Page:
For example, consider the prototypical bad client. You usually know this in the first five minutes. The client may start off the call by saying, “I’ve been wronged, dad left me nothing under the will. I don’t understand why my siblings hate me. I’m currently unemployed, estranged from my family, living in my Buick Corvaire and need some money from dad’s estate. Let me tell you my life story.”  

You want to be off the phone quickly. I’m always ready with the mute button and work in front of me,  just in case the answer is “no” after five minutes, but the prospective client feels a need to burn 30 to 60 minutes of my time.

The protocol with any call back to a prospective client is to listen (85 percent), segue (10 percent) and schedule (5 percent).


12. Communicating with New Clients

After the phone call and before the initial meeting, consider a bit of marketing, through email and social media. Here are some suggestions:


Send emails. “Billy Bob, it was nice talking to you. Look forward to seeing you on the 29th. Attached is a questionnaire that I would appreciate your filling out and returning to me prior to the meeting.”  


Check with colleagues. As you’re doing the conflicts check, make sure you ask your colleagues if anyone knows of Billy Bob or his business. 


Use social media. (1) Go to Facebook or LinkedIn; you can get background information without becoming a friend or connection. Social media not only allows you to find out if your potential new client is Attila the Hun clothed as Mother Theresa, but also allows you to be intelligent at your first meeting. You can determine what’s important to the new client, demonstrate that you’re interested in his business and focus your business meeting on what’s important to him; and (2) Do a Google smart search. To do a smart search, type a name in quotation marks.    


Follow up. Consider sending the client other materials pre-meeting, by email.  

   For example, you could say: “Attached is a fascinating article on how to avoid the implications of the reciprocal trust doctrine,” or “I thought you would find my CV of interest, as it lists many articles on planning I have authored that you may want to read.”  


13. Avoid Bad Future Clients

Being willing to give away a few hours to prospective clients or non-clients is good. In fact, losing three to five hours per week on declined prospects may not be bad. 

For example, assume each week you commit three hours to prospective clients you decide to decline to represent. On a discrete basis, you’ve lost a lot of money that year, correct? Three hours per week for 52 weeks for declined clients is 156 hours, times say $400/hour, is $60,000. Yikes. I could have had a Lexus 460. Be real though: If 20 percent of your clients are bad ones, you’ll be in the negotiation business, or lost-hour business, as you fight with these clients for collections or waste non-billable time on explaining positions, bills, non-estate-planning actions and non-rapid enough responses. Let’s look at the 20 percent scenario. You bill 1,800 hours.  Twenty percent of these people are “angry young men.”  Assume this correlates linearly to billable dollars—360 unpleasant hours. Say your average write off for these client hours is 50 percent. When you honestly factor in the anguish, whether it’s lost sleep, fighting with nasty letters or, the worst case, fending off an ethical or legal challenge, that 50 percent figure is probably low. That’s 180 hours at $400/hour, or $72,000 per year. In addition, bad clients cause us to do lesser jobs on good matters, such as making mistakes, slowing the completion of projects and creating bad will with valued clients. Bad clients result in wasted mental time, opportunity costs and negative marketing.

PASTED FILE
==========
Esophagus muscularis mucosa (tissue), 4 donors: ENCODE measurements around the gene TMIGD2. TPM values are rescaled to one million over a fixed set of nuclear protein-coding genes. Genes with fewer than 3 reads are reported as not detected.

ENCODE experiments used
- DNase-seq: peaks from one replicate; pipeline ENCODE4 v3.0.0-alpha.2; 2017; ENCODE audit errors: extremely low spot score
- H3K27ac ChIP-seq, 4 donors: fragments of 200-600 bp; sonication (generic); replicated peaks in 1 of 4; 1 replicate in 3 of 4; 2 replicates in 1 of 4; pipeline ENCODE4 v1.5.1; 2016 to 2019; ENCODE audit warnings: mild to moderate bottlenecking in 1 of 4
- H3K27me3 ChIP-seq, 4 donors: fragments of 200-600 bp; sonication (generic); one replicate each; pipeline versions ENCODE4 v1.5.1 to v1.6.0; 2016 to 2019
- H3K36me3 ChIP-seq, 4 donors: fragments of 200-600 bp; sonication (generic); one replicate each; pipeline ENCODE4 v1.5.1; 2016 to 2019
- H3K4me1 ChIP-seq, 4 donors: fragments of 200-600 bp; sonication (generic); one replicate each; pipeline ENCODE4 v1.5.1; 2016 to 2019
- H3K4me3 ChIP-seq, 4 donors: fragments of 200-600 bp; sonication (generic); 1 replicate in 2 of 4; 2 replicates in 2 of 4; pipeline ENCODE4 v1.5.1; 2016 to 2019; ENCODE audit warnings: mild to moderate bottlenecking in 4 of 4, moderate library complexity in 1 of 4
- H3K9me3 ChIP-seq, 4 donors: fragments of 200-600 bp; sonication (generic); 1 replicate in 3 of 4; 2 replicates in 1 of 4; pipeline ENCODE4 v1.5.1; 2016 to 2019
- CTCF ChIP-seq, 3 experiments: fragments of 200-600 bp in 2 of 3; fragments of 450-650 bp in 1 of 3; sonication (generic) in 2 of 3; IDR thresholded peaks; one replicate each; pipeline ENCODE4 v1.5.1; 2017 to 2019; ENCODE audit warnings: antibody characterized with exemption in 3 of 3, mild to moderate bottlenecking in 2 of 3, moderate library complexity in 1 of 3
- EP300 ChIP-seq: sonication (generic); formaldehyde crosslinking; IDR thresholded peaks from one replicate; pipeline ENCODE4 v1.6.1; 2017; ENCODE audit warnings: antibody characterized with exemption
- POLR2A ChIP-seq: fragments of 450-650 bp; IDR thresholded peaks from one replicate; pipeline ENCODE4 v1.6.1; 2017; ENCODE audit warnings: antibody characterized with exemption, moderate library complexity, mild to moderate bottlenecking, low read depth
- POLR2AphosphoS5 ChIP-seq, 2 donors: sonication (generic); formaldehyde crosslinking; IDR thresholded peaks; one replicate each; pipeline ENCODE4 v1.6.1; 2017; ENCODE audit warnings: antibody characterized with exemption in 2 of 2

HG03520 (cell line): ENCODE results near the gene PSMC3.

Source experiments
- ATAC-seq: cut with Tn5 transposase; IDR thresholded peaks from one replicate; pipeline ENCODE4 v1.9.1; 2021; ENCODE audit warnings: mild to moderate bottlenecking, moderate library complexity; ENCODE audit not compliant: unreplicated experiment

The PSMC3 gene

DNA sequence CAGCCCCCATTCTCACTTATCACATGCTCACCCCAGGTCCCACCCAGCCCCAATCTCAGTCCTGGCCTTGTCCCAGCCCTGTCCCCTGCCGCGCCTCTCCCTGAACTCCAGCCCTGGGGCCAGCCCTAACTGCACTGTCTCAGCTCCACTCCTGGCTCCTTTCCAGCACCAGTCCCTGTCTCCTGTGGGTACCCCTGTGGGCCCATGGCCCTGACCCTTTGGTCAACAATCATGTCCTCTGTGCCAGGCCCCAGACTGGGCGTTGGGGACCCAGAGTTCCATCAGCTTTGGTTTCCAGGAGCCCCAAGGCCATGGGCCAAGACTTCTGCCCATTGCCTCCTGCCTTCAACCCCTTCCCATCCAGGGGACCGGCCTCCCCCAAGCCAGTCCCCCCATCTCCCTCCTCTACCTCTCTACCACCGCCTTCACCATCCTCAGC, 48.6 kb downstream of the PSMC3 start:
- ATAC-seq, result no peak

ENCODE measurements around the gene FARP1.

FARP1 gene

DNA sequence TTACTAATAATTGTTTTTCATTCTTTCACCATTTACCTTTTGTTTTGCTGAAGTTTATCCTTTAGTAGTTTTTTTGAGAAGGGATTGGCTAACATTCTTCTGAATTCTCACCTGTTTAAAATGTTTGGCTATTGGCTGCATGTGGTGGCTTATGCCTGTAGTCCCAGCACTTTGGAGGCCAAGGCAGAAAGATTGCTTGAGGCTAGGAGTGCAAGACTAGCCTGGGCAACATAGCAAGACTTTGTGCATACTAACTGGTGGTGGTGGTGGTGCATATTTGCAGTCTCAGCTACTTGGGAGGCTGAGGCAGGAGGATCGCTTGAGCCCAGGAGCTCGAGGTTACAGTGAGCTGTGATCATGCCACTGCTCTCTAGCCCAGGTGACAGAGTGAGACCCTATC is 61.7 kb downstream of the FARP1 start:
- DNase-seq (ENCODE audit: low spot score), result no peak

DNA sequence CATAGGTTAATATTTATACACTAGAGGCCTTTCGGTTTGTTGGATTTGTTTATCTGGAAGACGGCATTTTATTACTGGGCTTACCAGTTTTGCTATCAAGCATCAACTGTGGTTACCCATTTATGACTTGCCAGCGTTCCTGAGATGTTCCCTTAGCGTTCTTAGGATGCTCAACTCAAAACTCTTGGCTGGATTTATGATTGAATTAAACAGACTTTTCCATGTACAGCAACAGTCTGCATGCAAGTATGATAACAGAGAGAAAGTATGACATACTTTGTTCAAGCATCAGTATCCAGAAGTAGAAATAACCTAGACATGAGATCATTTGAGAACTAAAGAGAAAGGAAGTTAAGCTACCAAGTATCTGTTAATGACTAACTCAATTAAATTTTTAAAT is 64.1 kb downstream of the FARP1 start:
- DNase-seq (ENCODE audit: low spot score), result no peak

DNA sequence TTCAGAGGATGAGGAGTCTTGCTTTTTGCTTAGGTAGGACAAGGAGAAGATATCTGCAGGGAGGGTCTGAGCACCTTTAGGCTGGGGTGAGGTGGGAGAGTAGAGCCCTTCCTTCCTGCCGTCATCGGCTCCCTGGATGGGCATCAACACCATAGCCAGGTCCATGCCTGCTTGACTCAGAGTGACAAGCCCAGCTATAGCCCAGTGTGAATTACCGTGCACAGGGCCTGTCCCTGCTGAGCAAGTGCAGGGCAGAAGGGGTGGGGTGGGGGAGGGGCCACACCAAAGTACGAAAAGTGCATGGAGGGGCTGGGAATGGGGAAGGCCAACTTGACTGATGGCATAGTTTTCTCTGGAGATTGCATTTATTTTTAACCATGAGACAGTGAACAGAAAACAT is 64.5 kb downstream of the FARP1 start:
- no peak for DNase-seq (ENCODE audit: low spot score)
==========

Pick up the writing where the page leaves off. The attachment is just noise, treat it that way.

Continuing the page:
Prepare a standard form Declination letter. For example:  


Dear Theo,

What a pleasure it was to meet with you and Abigail last week. Thank you so much for the time and for the opportunity to get to know you better.  

After the meeting, I reviewed my current work list and calendar over the next few months, and regret that I will not be able to represent you in the many matters that we discussed. I recognize that you are high-energy and in need of good attention. Unfortunately, or fortunately, my practice has grown to an extent where, to be fair to my current clients, I must decline representation in certain new matters, and, specifically, for your matters.

I am returning, under separate cover, the materials (unopened) that you sent me.